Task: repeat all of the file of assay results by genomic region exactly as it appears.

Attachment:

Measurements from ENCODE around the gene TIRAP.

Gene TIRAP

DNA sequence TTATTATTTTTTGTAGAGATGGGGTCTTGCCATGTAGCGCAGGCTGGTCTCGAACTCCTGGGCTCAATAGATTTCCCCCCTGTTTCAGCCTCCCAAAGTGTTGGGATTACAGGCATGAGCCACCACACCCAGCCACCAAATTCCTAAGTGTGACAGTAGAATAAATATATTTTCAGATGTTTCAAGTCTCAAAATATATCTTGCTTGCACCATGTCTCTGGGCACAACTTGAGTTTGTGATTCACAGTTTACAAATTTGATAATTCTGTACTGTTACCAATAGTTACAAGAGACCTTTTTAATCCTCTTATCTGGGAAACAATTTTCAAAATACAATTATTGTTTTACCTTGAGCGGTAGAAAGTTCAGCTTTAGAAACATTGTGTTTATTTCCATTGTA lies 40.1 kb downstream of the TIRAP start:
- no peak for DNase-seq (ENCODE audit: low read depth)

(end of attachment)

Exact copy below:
Measurements from ENCODE around the gene TIRAP.

Gene TIRAP

DNA sequence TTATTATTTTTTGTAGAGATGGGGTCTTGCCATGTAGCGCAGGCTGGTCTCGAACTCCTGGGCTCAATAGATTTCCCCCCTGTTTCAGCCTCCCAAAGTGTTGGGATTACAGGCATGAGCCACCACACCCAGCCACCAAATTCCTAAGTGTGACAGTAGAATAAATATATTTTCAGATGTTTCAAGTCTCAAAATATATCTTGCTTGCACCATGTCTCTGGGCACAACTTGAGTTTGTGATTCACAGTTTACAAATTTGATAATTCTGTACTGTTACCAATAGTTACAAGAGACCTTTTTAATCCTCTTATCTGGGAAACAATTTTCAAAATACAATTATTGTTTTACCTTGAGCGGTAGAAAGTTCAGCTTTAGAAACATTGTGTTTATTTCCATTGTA lies 40.1 kb downstream of the TIRAP start:
- no peak for DNase-seq (ENCODE audit: low read depth)